Common foods naturally high in cholesterol are egg, meat, milk & dairy, as well as meat organs.
Cholesterol is a fatty molecule. It’s found in body tissues and circulated in the blood.
We don’t have to eat foods with cholesterol. Our bodies can produce more than enough. Most cholesterol is produced by the liver. It’s stored in adipose tissue and the liver.
Why are normal cholesterol levels necessary for health?
Cholesterol is necessary for the proper function of the body. It’s found in the walls of cells and plays a key role in the function of the nervous system. In fact, the brain is the most cholesterol-rich organ, both in humans and animals.
Furthermore, the body uses cholesterol to make cell membranes, hormones, bile acids, vitamin D, and many more substances!
Cholesterol deficiency is rare. In contrast, modern diets high in animal-based foods promote high cholesterol levels, causing serious adverse effects.
Too much cholesterol in the blood is dangerous
Cholesterol circulates in the blood. It’s attached to specific protein molecules, known as low-density lipoprotein (LDL) and high-density lipoprotein (HDL). LDL is bad because it carries cholesterol to tissues. On the other hand, HDL is good because it carries cholesterol from tissues to the liver, where it gets degraded.
High cholesterol levels in the blood increase the risk of atherosclerosis, coronary arterial disease, and stroke. Cholesterol gets trapped in arterial walls, building up plaque over time! Plaque narrows blood vessels and makes them less flexible.
Does eating foods high in cholesterol affect cholesterol levels in the body?
According to many studies, a high cholesterol diet has been associated with increased risk of all-cause mortality from cardiovascular diseases!
It seems that dietary cholesterol has a small effect on blood cholesterol, though. In fact, there hasn’t been established an official upper safe dose of cholesterol.
Excessive consumption of saturated fatty acids is far more important for increased cholesterol levels. Especially, for increasing the dangerous LDL-cholesterol.
Certainly, people with high levels of blood cholesterol better avoid consuming foods high in cholesterol. After all, foods high in cholesterol are particularly high in saturated fats as well.
Besides eating habits, genetics, age, and sex play a key role in cholesterol levels. Also, sedentary life, smoking, alcohol abuse, and obesity are risk factors for developing high cholesterol.
Keep in mind that the building of plaque in arteries begins in early childhood! So, parents should encourage children to eat healthy and be active. Kids who follow a healthy diet rich in vegetables, fruits, nuts, whole-grains, and beans are less likely to develop cardiovascular disease as adults.
Common foods naturally high in cholesterol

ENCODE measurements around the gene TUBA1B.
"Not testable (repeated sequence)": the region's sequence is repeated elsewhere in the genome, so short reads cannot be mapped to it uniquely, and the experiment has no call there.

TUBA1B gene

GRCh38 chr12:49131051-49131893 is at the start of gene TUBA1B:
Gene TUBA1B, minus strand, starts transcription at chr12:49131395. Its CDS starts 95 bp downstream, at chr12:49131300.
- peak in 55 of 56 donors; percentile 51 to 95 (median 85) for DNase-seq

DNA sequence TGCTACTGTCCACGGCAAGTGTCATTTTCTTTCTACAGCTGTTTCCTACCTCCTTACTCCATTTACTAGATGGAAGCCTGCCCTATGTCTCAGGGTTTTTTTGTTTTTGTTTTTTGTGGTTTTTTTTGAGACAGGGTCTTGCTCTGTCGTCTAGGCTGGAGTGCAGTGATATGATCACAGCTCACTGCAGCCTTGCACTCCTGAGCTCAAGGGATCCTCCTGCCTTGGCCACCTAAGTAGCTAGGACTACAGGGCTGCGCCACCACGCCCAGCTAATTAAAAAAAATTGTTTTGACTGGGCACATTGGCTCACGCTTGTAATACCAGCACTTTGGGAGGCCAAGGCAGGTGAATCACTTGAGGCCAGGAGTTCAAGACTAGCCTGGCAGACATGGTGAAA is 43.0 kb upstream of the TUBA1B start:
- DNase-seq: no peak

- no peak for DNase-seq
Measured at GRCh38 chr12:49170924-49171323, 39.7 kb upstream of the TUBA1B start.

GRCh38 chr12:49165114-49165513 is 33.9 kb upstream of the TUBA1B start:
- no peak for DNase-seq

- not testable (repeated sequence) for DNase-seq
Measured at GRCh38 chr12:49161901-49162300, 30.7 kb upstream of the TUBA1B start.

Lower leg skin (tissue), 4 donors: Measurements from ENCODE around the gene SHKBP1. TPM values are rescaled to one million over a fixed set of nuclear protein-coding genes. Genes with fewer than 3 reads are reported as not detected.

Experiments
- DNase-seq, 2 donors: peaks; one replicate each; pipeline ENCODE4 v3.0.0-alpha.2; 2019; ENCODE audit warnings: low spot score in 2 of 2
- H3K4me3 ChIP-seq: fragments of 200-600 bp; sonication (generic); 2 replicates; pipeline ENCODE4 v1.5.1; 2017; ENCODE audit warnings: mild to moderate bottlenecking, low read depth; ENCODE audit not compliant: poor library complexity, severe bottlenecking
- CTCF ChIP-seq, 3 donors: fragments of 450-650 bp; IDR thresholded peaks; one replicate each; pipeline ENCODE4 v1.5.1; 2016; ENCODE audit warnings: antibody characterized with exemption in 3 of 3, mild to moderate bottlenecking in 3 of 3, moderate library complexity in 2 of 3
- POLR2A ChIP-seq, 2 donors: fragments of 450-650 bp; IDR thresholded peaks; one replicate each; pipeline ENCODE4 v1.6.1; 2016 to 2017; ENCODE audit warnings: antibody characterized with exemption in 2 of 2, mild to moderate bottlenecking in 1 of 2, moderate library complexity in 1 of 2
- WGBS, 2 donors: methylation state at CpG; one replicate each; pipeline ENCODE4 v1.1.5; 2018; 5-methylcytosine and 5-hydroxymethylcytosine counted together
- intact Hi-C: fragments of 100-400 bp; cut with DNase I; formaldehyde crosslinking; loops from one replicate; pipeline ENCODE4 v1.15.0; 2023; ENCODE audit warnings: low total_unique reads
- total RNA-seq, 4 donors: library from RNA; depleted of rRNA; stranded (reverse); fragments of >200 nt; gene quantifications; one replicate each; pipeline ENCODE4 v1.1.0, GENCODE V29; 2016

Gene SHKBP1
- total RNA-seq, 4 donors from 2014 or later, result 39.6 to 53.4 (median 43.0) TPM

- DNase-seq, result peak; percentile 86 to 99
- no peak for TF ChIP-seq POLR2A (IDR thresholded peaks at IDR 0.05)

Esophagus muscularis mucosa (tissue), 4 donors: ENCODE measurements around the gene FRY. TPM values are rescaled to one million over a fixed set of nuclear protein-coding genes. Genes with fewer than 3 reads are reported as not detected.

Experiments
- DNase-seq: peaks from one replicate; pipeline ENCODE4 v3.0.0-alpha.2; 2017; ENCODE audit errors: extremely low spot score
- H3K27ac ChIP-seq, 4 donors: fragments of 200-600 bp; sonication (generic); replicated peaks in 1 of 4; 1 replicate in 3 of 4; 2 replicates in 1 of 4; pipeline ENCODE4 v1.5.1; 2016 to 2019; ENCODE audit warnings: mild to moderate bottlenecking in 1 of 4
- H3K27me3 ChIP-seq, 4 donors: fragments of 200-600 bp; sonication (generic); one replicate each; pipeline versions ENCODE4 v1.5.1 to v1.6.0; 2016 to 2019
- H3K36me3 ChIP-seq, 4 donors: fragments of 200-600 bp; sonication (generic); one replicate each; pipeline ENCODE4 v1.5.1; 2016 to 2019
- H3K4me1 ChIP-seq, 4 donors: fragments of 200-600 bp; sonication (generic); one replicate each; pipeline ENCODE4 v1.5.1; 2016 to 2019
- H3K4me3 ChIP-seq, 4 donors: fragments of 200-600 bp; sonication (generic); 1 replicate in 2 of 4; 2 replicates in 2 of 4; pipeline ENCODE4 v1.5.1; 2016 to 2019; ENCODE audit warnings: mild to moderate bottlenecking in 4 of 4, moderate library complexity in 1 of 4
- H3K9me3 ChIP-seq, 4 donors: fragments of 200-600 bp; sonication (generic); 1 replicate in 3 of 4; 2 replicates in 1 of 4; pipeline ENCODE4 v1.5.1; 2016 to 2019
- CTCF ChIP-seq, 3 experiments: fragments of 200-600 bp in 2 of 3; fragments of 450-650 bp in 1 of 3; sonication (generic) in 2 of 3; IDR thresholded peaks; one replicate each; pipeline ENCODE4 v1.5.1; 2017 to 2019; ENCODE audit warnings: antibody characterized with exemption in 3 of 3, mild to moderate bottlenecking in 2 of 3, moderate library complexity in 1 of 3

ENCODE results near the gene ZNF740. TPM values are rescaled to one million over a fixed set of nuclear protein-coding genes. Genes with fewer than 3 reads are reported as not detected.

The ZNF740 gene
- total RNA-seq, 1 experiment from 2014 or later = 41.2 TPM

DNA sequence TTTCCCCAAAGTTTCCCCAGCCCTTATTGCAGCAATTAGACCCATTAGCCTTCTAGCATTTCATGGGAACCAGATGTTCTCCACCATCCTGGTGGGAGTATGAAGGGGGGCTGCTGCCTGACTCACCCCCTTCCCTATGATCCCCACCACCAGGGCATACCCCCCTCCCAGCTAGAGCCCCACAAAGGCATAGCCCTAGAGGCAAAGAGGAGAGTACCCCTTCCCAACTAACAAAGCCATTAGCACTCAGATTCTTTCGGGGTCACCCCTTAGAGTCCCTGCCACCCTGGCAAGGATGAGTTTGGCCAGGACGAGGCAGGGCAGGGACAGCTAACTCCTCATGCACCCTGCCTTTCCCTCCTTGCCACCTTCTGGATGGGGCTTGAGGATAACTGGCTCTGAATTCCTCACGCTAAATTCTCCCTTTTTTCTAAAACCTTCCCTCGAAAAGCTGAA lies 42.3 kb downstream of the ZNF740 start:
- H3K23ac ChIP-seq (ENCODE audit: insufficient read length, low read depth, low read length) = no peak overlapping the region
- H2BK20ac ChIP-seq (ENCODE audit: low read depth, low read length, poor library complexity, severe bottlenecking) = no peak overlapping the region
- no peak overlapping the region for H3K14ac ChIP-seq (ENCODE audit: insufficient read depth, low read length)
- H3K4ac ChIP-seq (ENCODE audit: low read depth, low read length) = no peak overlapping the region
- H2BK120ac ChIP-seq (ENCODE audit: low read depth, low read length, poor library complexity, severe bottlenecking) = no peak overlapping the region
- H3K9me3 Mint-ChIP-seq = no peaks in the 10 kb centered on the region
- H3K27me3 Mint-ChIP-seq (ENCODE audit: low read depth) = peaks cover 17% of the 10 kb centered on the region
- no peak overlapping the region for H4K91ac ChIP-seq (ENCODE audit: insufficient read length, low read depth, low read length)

The most common foods high in cholesterol are egg yolk, shrimp, beef, bacon, pork, poultry, cheese and butter.
(mg) per serving
|saturated fat |
(g) per serving
|milk (low fat)||20||3|
Regular consumption of meat, either red or white, can significantly raise blood cholesterol levels. In general, if you have elevated blood cholesterol, you should avoid consuming foods high in cholesterol, such as fatty meats and high-fat dairy products. They’re high in saturated fats as well.
Eating high amounts of saturated fats is a key reason for high LDL-cholesterol levels, as well as increased risk of heart disease and stroke! Thus, the American Heart Association recommends consuming no more than 13 g of saturated fatty acids a day.
In contrast, plant-based foods contain no cholesterol. Actually, following a diet rich in fruits, vegetables, whole-grains, seeds, nuts, and beans could help maintain normal cholesterol levels!
Other foods to avoid for normal cholesterol levels
Most noteworthy, the excessive consumption of trans fat raises LDL-cholesterol and lower the good HDL-cholesterol, significantly increasing the risk of heart disease, stroke, and type 2 diabetes.
Small quantities of trans fats are naturally present in milk and meat products. But, we get large amounts of artificial trans fats from highly processed foods, and deep-fried fast foods. Actually, every time you eat pizza, cake, pie, biscuits, cookies, or crackers you probably consume dangerous trans fat as well.
Keep in mind that food companies don’t have to list trans fats, if their product contains less than 0.5 g per serving!
But, even cooking with healthy vegetable oils may raise cholesterol levels. High temperatures may induce thermo-oxidation of cholesterol, forming cholesterol oxidation products!
You better add lots of aromatic herbs to your recipes. Herbs are particularly high in antioxidants. Actually, the use of common herbs, such as parsley and chives, can reduce the formation of these cholesterol oxidation products.
Reduction of total fat intake isn’t necessary. In fact, it’s highly recommended to replace trans fat and saturated with mono and polyunsaturated fatty acids, which are mainly found in seeds, nuts, avocado, and healthy vegetable oils like olive oil.